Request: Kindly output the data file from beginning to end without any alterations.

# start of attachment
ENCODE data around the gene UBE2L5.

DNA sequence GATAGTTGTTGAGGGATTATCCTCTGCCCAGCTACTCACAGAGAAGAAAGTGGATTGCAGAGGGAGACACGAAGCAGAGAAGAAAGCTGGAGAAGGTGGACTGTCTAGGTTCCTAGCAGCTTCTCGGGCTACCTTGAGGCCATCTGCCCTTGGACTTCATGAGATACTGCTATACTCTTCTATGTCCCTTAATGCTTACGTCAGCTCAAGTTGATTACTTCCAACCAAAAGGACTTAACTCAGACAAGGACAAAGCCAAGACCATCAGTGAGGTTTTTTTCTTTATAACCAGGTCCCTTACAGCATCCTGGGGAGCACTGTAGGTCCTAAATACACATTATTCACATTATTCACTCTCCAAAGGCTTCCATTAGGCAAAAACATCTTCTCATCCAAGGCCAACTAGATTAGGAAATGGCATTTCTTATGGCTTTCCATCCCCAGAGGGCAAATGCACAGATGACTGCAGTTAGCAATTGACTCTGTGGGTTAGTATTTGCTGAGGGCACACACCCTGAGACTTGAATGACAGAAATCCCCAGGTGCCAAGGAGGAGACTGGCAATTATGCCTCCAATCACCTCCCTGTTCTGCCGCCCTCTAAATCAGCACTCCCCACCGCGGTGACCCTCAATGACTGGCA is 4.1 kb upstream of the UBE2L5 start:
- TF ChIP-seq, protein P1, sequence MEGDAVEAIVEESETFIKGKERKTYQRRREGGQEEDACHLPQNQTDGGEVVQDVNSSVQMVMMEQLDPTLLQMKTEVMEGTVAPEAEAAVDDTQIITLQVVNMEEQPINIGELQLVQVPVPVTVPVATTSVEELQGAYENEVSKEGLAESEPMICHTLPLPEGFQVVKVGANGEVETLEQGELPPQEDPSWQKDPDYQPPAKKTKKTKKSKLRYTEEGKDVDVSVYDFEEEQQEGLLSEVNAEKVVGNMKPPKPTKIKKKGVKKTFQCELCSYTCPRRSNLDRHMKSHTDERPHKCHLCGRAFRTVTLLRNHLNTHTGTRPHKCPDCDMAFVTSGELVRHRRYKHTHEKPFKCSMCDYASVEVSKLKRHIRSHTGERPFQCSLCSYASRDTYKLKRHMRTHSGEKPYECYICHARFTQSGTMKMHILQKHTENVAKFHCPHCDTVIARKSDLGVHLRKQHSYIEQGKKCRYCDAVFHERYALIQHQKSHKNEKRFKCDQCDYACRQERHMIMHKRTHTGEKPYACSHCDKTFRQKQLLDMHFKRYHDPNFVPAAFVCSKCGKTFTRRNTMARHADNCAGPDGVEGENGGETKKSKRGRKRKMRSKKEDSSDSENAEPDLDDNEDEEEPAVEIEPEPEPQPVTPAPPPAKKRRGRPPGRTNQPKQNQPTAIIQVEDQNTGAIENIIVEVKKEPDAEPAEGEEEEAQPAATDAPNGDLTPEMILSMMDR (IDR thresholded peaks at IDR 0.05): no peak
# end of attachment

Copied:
ENCODE data around the gene UBE2L5.

DNA sequence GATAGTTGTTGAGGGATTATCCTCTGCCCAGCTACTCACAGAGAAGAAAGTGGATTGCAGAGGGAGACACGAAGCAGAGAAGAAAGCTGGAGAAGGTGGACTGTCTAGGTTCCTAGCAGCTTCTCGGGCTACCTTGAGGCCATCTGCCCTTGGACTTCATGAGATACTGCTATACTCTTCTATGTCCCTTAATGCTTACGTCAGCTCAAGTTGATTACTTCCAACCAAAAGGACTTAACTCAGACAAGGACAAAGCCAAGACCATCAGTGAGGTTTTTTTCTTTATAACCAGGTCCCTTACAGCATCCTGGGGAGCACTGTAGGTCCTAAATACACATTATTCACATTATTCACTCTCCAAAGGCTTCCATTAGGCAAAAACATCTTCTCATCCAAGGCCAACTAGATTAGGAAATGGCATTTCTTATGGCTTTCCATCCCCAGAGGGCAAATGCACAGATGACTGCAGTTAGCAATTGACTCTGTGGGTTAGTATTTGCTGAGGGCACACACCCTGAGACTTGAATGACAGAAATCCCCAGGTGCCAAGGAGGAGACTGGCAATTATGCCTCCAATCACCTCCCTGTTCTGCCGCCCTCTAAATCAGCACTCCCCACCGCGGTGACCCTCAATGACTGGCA is 4.1 kb upstream of the UBE2L5 start:
- TF ChIP-seq, protein P1, sequence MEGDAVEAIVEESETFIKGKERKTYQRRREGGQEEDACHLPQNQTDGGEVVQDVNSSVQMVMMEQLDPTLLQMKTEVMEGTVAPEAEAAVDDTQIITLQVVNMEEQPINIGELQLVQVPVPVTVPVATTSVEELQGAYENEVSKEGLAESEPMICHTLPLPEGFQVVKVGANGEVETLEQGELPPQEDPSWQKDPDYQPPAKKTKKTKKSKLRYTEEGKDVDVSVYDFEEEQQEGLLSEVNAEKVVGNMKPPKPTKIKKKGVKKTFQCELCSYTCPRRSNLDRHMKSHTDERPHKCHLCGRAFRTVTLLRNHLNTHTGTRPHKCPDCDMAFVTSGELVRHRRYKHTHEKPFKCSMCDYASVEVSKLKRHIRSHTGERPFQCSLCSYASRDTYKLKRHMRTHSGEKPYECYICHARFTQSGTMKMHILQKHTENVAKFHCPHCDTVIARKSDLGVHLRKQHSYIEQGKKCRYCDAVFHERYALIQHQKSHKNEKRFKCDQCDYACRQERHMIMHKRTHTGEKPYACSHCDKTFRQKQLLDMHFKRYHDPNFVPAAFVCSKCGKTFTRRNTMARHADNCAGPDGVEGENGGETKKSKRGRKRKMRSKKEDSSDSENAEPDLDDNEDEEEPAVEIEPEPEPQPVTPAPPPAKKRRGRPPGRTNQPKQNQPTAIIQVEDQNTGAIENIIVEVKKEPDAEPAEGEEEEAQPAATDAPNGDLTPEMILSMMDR (IDR thresholded peaks at IDR 0.05): no peak